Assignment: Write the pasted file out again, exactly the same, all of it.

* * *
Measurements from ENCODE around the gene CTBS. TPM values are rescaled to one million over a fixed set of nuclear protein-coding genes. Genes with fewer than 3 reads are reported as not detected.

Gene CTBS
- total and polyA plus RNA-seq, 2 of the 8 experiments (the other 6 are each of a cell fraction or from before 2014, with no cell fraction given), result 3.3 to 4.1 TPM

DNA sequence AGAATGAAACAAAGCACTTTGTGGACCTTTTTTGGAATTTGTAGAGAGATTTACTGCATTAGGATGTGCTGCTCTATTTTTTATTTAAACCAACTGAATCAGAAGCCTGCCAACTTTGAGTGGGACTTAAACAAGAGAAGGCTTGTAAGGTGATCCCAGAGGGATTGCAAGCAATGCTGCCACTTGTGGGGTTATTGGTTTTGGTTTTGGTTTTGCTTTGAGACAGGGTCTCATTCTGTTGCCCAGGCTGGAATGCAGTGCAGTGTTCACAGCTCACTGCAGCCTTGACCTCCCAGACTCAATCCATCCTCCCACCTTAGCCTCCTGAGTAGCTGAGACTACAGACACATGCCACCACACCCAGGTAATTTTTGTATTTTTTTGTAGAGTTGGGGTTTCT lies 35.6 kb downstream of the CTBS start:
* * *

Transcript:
Measurements from ENCODE around the gene CTBS. TPM values are rescaled to one million over a fixed set of nuclear protein-coding genes. Genes with fewer than 3 reads are reported as not detected.

Gene CTBS
- total and polyA plus RNA-seq, 2 of the 8 experiments (the other 6 are each of a cell fraction or from before 2014, with no cell fraction given), result 3.3 to 4.1 TPM

DNA sequence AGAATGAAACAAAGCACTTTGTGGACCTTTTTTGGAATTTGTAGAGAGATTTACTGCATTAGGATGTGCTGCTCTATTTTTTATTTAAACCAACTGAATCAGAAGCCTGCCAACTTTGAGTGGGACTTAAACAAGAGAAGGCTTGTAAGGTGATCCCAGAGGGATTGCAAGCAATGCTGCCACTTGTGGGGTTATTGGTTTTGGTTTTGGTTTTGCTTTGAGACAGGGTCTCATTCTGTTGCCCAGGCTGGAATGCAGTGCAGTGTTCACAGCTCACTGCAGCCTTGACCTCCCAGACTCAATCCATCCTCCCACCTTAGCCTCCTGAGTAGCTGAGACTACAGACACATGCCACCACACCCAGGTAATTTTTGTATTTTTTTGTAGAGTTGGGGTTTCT lies 35.6 kb downstream of the CTBS start: